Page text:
More broadly, though, the way Warnock has operated in the last year and a half in the Senate as well as the way he’s vying now for a full six-year term are natural extensions of the tensions that have animated his life and his work — the “double-consciousness” of the Black church, as he describes it in the 2014 book drawn from his doctoral dissertation, the “complementary yet competing sensibilities” of “revivalistic piety and radical protest,” the saving of souls and the salvation of society, what King called “long white robes over yonder” and “a suit and some shoes to wear down here.” In strictly political terms, this tension and connection might be expressed as purity versus pragmatism. And for Warnock, ever the reverend, the balancing act between the high and the low, the eternal and the utterly quotidian, sometimes means taking a run-of-the-mill legislative compromise — one that doesn’t even allocate any actual money for the asphalt — and attempting to frame it as the apotheosis of our ongoing experiment of representative self-government.
“There is a road that runs through our humanity,” Warnock said again at the lectern in the gym, “that is larger than politics, bigger than partisan bickering, certainly bigger than race, bigger than geographical differences … and my job as a legislator, and our job as citizens, is to find our way to that road that connects us to one another — so that everybody can get to where they need to go, so that every child can have access to a good, quality education, so that everybody can have affordable health care …”
Now the applause was so loud he barely could be heard.
“Our job is to build out that road!”
‘The politeness, the kindness, the nonviolent way of being in the world’
Warnock’s road starts in Savannah. He is, he sometimes says, the product of hard work but also good public policy.
Born on July 23, 1969, precisely five years and three weeks after President Lyndon B. Johnson signed into law at the White House the Civil Rights Act of 1964, Warnock “never drank from a colored water fountain,” never “used a colored restroom,” never “attended a school assigned by the color of my skin,” as he writes in his recent memoir, A Way Out of No Way.
The eleventh of 12 children, he grew up in Kayton Homes public housing in an apartment with four bedrooms, a single bathroom and a set of World Book encyclopedias. His parents were Pentecostal pastors, his father straining to make ends meet by selling to a steelyard old, abandoned cars — but, “thanks to the assistance of the federal government,” Warnock recalls, “my family never lived outdoors, we never went hungry, and I never missed out on an opportunity to learn.”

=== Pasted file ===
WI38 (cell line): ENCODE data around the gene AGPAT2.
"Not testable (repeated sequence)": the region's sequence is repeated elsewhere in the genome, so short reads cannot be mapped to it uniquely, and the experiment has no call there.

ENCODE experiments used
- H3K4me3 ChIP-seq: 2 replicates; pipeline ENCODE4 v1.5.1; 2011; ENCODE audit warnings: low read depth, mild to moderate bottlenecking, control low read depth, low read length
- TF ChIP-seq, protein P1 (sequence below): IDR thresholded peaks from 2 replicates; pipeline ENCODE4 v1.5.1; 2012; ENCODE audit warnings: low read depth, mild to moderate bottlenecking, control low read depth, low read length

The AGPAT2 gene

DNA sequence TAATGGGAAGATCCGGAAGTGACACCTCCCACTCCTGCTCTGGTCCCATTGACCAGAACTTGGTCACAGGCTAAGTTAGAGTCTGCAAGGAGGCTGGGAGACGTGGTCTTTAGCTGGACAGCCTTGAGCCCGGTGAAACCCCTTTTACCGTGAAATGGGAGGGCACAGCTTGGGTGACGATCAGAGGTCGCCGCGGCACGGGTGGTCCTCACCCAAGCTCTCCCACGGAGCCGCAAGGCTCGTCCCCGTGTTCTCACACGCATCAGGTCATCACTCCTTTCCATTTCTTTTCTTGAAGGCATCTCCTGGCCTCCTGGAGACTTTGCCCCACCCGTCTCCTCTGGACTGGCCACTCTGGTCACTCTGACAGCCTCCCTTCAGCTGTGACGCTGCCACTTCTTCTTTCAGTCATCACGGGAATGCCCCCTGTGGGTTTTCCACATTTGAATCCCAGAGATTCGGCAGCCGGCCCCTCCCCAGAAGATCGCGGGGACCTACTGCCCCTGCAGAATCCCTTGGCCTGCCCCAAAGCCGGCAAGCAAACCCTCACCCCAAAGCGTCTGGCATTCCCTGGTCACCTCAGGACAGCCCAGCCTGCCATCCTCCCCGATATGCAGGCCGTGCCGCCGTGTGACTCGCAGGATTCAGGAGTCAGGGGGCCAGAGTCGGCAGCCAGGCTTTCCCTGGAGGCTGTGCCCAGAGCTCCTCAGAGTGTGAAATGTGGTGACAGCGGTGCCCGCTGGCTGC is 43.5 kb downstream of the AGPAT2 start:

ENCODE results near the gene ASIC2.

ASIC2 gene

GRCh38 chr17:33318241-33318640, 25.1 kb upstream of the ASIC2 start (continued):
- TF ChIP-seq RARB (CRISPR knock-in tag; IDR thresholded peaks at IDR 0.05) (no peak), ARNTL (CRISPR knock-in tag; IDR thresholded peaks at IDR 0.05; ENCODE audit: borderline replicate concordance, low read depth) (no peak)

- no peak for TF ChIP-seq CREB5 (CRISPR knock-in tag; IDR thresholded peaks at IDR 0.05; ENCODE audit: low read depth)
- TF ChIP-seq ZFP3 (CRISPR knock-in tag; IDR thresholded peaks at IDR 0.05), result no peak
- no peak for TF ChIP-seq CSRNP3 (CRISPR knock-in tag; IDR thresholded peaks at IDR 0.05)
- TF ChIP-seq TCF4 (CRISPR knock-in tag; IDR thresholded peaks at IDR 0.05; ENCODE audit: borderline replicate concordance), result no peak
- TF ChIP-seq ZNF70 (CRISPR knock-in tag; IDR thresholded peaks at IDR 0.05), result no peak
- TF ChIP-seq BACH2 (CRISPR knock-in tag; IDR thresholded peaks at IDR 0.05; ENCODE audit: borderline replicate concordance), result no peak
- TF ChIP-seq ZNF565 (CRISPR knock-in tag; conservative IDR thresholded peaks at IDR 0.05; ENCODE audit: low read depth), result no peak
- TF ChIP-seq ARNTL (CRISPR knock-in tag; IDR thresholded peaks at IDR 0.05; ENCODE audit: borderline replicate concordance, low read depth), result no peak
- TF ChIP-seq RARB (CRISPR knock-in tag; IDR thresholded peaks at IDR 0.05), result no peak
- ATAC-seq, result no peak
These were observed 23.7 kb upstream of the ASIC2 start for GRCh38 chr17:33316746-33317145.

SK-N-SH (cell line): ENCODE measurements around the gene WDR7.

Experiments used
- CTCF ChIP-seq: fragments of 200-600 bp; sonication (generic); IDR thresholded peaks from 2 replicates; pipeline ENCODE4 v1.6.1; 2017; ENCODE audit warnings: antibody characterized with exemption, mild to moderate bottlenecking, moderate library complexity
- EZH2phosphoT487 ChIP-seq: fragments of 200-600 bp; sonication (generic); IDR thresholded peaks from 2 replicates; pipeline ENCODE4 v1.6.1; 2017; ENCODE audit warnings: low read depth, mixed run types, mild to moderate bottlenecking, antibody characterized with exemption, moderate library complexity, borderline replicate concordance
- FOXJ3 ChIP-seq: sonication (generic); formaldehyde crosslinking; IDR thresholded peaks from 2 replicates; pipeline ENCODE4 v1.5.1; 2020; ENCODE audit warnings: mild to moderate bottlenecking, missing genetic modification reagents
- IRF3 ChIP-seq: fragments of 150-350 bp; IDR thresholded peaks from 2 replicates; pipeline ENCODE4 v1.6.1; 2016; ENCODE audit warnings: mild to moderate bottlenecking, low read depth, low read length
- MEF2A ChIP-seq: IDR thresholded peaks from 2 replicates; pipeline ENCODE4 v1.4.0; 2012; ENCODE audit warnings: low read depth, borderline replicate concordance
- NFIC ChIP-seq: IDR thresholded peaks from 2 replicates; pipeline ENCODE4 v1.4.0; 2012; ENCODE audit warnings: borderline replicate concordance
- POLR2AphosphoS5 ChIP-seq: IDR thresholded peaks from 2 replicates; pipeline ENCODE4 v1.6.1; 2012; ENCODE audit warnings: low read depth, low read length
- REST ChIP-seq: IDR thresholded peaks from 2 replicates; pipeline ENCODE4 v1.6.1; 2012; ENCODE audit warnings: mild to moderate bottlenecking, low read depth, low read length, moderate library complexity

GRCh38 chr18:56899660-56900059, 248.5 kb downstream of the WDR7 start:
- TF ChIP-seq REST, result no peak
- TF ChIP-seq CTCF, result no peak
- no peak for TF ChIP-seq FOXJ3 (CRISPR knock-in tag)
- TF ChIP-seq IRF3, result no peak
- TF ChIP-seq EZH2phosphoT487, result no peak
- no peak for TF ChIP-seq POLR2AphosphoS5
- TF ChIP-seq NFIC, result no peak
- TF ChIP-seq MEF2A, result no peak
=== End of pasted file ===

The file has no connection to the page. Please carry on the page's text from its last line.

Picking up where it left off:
In preschool, he attended Head Start, which aims to boost the early education of underprivileged preschoolers — one of Lyndon Johnson’s “Great Society” programs “that have given America’s poor children a chance,” as Warnock has said, “and lifted poor Black children from the sunken places caused by generations of willful racism.”
At Myers Middle School and Johnson High, where Warnock played the baritone horn and was elected senior class president and voted “Most Likely to Succeed,” he was “a free-lunch kid.” He was a participant, too, in Upward Bound — another LBJ program offering academic enrichment for poor students with the potential to be the first in their families to go to college. The experience included six weeks of college prep one summer at Savannah State and a field trip to Atlanta to the Martin Luther King Jr. Center for Nonviolent Social Change, where Warnock stood, stared and got goosebumps reading King’s words.
Back in Savannah, at the public library on Bull Street, he listened to LP audio recordings of some of the civil rights movement’s mass meetings. A favorite featured King’s sermon known as “A Knock at Midnight” — in which he called on the church to be “the conscience of the state” and to “speak and act fearlessly and insistently” and “participate actively in the struggle for peace and for economic and racial justice.” Warnock listened to it again and again.
And in 1987 when it came time for college, Warnock consciously modeled King, opting to attend his alma mater at Morehouse in Atlanta — the small, all-male, historically Black institution with an ethos of not only intellectual advancement but social action through leadership and service. The president of Morehouse put a fine point on that charge when we talked last month. “Leadership: How do you make it happen?” said David Thomas. “Service: Who do you make it happen for?”
Paying for school largely with federal Pell Grants and low-interest student loans, Warnock was a psychology major and a religion minor. As a freshman, he was chosen to be a speaker at a fall convocation. And at the on-campus chapel named after King, he was picked by his peers to be the president of the Chapel Assistants, a prominent group of students aspiring to attend seminary.
“The seriousness that you see,” “the careful use of language,” “the politeness, the kindness, the nonviolent way of being in the world is the way he was as a student from the first day I met him,” said Lawrence Carter, the longtime dean of the chapel and one of Warnock’s utmost mentors. “He did not swear. He did not drink. He did not smoke. He did not dress in a voguish way,” Carter told me. “And he’s the only one I can consistently remember coming into the chapel library at the time to study by himself. He would just sit there outside my office, and he would sit there for long periods of time, and write and read, and write and read.”